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Commentary: Asia-Pacific Rebalance, an unjust strategy that finds little support

By Su Xiaohui (People's Daily Online)    10:07, May 31, 2016

During his recent visit to Vietnam and Japan, U.S. President Barack Obama has been advocating the Asia-Pacific Rebalance strategy, drawing wide attention from the international community. Some western media even applaud this kind of strategy, claiming that the U.S. is capable of building stronger alliance ties with countries that are China’s concerns.

The Asia-Pacific Rebalance strategy is a top priority in the foreign policy of the Obama administration. From the content, the strategy includes three aspects, which were thoroughly highlighted in Obama’s trip this time.

First of all, is the increased military presence of the U.S. in the Asia-Pacific region and its strengthened engagement in regional security affairs. During Obama’s visit to Vietnam, both sides issued a joint statement, pledging to step up cooperation in security, defense, and other areas.

The U.S. government has fully lifted its embargo on sales of lethal arms to Vietnam, and promised to help improve Vietnam’s maritime ability. The “Return of U.S. Forces to Cam Ranh Bay” is among the key topics of discussion between the U.S. and Vietnam.

Secondly, is the seeking of influence and control over economic order in the Asia-Pacific region. The Tran-Pacific Partnership (TPP), with Vietnam and Japan on board, has become a crucial stepping point for the U.S. Obama administration which has raved about the benefits that the TPP will bring to economic growth and the boosting of employment in Vietnam and has vowed to offer technical support as well as capability-building assistance to the Southeast Asian country, in a bid to persuade the Vietnamese side to approve and fully carry out this so-called “high-standard” agreement as soon as possible.

Thirdly, is the promotion in the regards of communication and coordination abilities between the U.S. and Asia-Pacific countries. The U.S. is committed to consolidate alliance ties with Japan and other traditional allies. Per the request of Japan, Obama visited Hiroshima, making him the first active U.S. president to do so. Such a move is clearly intended to bring closer together the U.S.-Japan alliance.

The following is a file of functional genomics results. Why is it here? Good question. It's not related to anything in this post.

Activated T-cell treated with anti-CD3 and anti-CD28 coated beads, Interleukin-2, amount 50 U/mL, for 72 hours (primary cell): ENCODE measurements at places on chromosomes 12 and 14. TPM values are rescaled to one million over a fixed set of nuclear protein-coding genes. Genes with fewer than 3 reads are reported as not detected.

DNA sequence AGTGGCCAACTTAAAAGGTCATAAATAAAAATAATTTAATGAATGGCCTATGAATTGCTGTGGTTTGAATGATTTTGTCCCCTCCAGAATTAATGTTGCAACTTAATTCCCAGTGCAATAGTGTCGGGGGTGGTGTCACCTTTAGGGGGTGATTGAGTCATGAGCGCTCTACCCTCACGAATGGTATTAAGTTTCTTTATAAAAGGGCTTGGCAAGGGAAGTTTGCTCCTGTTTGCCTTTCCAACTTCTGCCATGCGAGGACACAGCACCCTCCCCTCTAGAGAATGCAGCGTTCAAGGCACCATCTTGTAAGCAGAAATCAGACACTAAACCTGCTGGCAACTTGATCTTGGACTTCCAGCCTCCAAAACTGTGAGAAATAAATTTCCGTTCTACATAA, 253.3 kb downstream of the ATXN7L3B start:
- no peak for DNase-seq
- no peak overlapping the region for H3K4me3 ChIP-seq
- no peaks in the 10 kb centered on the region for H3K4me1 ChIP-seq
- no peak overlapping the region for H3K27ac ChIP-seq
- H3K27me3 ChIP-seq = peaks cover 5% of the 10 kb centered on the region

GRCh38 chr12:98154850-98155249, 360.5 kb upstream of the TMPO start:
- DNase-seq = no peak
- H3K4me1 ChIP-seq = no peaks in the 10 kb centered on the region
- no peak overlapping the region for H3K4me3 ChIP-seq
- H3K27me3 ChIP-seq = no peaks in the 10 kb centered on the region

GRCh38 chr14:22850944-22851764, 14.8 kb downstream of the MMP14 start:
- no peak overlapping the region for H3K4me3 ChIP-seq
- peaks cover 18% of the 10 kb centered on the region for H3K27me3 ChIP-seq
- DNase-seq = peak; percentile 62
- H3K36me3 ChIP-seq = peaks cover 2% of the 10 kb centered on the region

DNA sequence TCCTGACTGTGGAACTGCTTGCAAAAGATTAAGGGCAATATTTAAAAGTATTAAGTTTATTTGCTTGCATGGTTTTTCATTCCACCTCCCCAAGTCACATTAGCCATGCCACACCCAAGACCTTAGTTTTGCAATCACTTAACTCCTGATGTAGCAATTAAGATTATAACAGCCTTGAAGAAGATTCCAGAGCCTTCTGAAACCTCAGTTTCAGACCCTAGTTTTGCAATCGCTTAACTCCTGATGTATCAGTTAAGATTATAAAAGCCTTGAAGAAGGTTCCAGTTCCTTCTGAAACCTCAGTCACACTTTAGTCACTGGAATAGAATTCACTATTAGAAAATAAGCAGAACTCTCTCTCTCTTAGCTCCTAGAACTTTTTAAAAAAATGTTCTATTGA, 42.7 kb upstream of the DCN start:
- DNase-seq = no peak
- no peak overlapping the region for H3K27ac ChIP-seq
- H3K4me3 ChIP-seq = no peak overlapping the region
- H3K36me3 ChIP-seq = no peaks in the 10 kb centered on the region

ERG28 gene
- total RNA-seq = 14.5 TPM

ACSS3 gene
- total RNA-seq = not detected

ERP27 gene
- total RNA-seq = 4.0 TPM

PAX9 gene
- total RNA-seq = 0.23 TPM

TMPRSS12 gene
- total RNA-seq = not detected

In the meantime, the U.S. is also developing partnerships with regional countries in order to build a relationship network. The U.S. and Vietnam have made it clear that the two countries will strengthen political and diplomatic bonds and intends to launch “2+2” meetings between both Foreign Ministers and Defense Ministers, so as to further enrich the “comprehensive partnership”.

Obama’s trip to Japan and Vietnam this time is obviously centered on the Asia-Pacific strategy with multiple agendas. Through clearly intending to restrain China, the U.S. may not get what it wishes for.

In terms of military deployment, more frequent military presence of U.S. troops, especially its reckless behavior in the South China Sea, has triggered tension and concerns among regional countries.

As for economic cooperation, several media have pointed out that the implementation of the TPP could let more Vietnam-made commodities, such as shoes, flood into the U.S. market, which will bring about concerns from domestic interest groups and cause dissatisfaction within the government.

On the other hand, TPP membership will not convince Vietnam to relinquish other options. In fact, Vietnam has joined the Regional Comprehensive Economic Partnership (RCEP) as well as the China-led Asian Infrastructure Investment Bank (AIIB).

Obama’s visit to Hiroshima has also drawn controversy from U.S. allies, for example, South Korea. Due to its diverse foreign policies, Vietnam will not easily choose sides between major countries, let alone be tied to the U.S. “chariot”.

The Asia-Pacific Rebalance strategy has been through a “rough ride”. The reason for this is that the strategy is ultimately based on the exclusiveness of America’s own interests, instead of inclusiveness. It goes against the trend of in-depth development of economic globalization and the epoch tide of peace and development. Unjust and with little support, how can such a strategy be realized?

(The author is the Deputy Director of the Department for International and Strategic Studies at the China Institute of International Studies.)

This article was edited and translated from 美“亚太再平衡”战略失道寡助(望海楼)Source: People's Daily


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